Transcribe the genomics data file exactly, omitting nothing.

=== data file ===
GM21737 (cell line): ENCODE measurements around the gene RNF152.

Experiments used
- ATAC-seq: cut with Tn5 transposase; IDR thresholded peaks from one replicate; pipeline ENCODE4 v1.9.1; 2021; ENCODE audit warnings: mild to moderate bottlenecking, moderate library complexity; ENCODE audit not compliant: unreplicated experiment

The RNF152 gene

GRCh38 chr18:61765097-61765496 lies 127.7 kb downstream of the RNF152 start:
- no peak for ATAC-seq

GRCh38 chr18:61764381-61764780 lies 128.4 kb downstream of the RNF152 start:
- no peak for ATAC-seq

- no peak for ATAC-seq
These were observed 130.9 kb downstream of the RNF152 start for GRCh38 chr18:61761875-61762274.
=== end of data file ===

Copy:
GM21737 (cell line): ENCODE measurements around the gene RNF152.

Experiments used
- ATAC-seq: cut with Tn5 transposase; IDR thresholded peaks from one replicate; pipeline ENCODE4 v1.9.1; 2021; ENCODE audit warnings: mild to moderate bottlenecking, moderate library complexity; ENCODE audit not compliant: unreplicated experiment

The RNF152 gene

GRCh38 chr18:61765097-61765496 lies 127.7 kb downstream of the RNF152 start:
- no peak for ATAC-seq

GRCh38 chr18:61764381-61764780 lies 128.4 kb downstream of the RNF152 start:
- no peak for ATAC-seq

- no peak for ATAC-seq
These were observed 130.9 kb downstream of the RNF152 start for GRCh38 chr18:61761875-61762274.